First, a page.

Punjab Police's Internal War on Drugs

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Punjab Police's Internal War on Drugs

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Senior cops in the Punjab police admit they are fighting a war within. A secret inter-departmental letter was circulated a month ago, warning those addicted that they should either seek help or face the axe.

Amritsar:  The tall, wiry man could be any other addict at the rehabilitation centre in Amritsar. But this a policeman, one who was part of an anti-drug unit, till he fell prey to drugs three years ago.

The 43-year-old sub-inspector, who has been at the centre for a month, spoke to NDTV on condition of anonymity. "I have been in the Punjab Police since 1992. I came to Amritsar to join this special intelligence unit in 2011. Whenever I seized drugs I gave some to my source, in exchange for information. That's how I started. I would see him use it and then I began using drugs too. Once a month initially, then fortnightly, then it came down to every day," he said.

The cop claims that he and several others in his unit routinely removed a portion of the drugs seized and alleges that his seniors knew about it. "If we seized 1 kg of heroin, we would take out 5 or 10 gram and then put the rest in a sealed bag. Because of the weight of the bag, it would get adjusted."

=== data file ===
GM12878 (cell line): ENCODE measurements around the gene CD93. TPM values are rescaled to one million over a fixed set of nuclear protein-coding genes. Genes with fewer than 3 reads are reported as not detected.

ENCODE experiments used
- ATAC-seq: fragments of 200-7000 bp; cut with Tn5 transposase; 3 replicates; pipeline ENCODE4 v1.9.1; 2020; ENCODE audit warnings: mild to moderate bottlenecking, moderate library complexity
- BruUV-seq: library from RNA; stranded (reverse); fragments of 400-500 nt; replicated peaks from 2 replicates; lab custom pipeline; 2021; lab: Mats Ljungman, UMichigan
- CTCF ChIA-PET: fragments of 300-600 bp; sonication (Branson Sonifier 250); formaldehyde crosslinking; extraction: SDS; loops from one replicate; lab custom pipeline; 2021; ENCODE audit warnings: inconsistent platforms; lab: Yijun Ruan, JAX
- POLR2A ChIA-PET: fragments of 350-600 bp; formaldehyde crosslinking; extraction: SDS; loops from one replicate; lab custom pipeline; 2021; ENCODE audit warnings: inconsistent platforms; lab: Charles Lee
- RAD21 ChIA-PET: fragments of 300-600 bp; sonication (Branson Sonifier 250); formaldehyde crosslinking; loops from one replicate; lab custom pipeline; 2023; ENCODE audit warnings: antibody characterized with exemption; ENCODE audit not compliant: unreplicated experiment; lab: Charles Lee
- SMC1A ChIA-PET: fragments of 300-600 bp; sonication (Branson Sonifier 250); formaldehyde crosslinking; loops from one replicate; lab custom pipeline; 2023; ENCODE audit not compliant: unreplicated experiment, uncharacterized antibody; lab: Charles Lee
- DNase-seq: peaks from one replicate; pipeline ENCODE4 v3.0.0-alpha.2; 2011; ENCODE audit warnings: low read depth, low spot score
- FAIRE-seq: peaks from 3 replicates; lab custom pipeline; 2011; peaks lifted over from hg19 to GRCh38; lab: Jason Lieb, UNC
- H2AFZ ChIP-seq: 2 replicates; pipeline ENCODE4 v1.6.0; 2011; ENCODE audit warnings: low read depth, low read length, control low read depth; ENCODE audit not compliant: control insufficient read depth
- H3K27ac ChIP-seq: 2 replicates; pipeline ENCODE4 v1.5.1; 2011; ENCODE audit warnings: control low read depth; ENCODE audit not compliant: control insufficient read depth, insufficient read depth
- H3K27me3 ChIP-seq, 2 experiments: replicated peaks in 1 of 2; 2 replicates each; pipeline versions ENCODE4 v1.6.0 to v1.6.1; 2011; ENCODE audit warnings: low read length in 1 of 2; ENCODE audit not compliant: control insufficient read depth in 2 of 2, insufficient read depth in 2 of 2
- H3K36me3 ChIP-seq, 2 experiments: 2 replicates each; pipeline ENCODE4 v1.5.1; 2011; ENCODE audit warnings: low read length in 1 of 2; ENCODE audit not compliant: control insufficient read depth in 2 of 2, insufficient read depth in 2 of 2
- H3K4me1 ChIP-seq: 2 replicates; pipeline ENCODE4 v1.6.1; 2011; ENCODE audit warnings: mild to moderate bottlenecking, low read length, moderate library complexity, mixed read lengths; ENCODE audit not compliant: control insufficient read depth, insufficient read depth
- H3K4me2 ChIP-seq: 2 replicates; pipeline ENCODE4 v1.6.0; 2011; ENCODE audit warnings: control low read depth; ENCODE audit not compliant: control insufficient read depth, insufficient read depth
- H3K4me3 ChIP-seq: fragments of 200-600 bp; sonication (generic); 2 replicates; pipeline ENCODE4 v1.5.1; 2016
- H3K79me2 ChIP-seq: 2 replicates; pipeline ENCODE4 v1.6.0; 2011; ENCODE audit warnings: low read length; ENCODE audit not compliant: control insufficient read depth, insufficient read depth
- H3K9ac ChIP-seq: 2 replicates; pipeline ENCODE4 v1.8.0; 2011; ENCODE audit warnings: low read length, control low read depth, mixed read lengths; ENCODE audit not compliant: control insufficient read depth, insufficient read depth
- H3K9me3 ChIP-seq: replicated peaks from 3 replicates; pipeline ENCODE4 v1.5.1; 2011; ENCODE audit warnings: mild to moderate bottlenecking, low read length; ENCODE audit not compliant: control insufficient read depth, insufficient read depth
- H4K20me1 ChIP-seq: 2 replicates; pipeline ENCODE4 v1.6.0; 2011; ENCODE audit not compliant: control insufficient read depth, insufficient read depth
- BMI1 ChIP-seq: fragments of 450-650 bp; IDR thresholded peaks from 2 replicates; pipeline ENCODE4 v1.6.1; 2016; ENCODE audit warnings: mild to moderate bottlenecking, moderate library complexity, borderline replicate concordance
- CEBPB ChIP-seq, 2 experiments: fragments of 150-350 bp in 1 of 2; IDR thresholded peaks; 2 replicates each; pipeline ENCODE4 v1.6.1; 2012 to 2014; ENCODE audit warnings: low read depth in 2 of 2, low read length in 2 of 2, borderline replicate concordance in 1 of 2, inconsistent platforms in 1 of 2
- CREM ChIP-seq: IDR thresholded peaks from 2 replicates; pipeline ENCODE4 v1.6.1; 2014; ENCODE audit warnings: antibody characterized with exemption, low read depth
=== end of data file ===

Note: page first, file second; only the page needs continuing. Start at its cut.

Since the end of May this year, the Punjab Police has cracked down on the drug mafia operating in a state plagued by drug abuse. In the border areas, which are worst-affected, about 1,800 peddlers and more than 60 alleged smugglers have been arrested. 63 kg of heroin worth almost Rs 315 crores has been seized.

Despite the successes, senior cops admit that there is a battle within to fight. A secret inter-departmental letter circulated a month ago warned drug addicts in the force that they must either seek help or face the axe. A close watch is now kept on rooms at police stations where drugs seized in raids are stored.

Ishwar Chandra Sharma, IG Border range says, "We have formed a special committee to de-addict these cops. They are no more than 2 to 3 per cent of the force and are mostly people from the lower ranks. We are counselling them and we believe since they are part of our force we have emotional and professional control over them."

But Shashi Kant, a former Additional DGP of Prisons alleges that the number is much higher and includes some senior officers. "50 per cent of the Punjab Police are drug addicts. I am saying this with responsibility," he says.



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